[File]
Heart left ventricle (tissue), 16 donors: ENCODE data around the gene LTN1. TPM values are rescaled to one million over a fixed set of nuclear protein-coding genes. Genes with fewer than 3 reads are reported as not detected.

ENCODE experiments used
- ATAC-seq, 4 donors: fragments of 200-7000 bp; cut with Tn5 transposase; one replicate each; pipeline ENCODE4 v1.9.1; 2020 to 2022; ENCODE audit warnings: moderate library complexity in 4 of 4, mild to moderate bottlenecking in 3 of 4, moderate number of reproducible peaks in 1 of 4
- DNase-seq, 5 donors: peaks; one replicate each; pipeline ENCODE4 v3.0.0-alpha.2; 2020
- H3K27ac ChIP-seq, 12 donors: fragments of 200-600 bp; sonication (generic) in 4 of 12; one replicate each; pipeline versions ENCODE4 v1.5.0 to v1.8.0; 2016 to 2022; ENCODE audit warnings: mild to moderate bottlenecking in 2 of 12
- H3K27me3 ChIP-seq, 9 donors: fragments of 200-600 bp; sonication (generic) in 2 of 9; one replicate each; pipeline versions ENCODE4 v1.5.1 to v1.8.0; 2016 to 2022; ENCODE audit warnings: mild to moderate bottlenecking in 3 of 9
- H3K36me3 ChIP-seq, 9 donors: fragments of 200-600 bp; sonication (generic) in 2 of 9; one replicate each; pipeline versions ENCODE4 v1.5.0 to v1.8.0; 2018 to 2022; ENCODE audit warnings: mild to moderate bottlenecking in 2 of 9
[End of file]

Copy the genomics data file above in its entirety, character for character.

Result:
Heart left ventricle (tissue), 16 donors: ENCODE data around the gene LTN1. TPM values are rescaled to one million over a fixed set of nuclear protein-coding genes. Genes with fewer than 3 reads are reported as not detected.

ENCODE experiments used
- ATAC-seq, 4 donors: fragments of 200-7000 bp; cut with Tn5 transposase; one replicate each; pipeline ENCODE4 v1.9.1; 2020 to 2022; ENCODE audit warnings: moderate library complexity in 4 of 4, mild to moderate bottlenecking in 3 of 4, moderate number of reproducible peaks in 1 of 4
- DNase-seq, 5 donors: peaks; one replicate each; pipeline ENCODE4 v3.0.0-alpha.2; 2020
- H3K27ac ChIP-seq, 12 donors: fragments of 200-600 bp; sonication (generic) in 4 of 12; one replicate each; pipeline versions ENCODE4 v1.5.0 to v1.8.0; 2016 to 2022; ENCODE audit warnings: mild to moderate bottlenecking in 2 of 12
- H3K27me3 ChIP-seq, 9 donors: fragments of 200-600 bp; sonication (generic) in 2 of 9; one replicate each; pipeline versions ENCODE4 v1.5.1 to v1.8.0; 2016 to 2022; ENCODE audit warnings: mild to moderate bottlenecking in 3 of 9
- H3K36me3 ChIP-seq, 9 donors: fragments of 200-600 bp; sonication (generic) in 2 of 9; one replicate each; pipeline versions ENCODE4 v1.5.0 to v1.8.0; 2018 to 2022; ENCODE audit warnings: mild to moderate bottlenecking in 2 of 9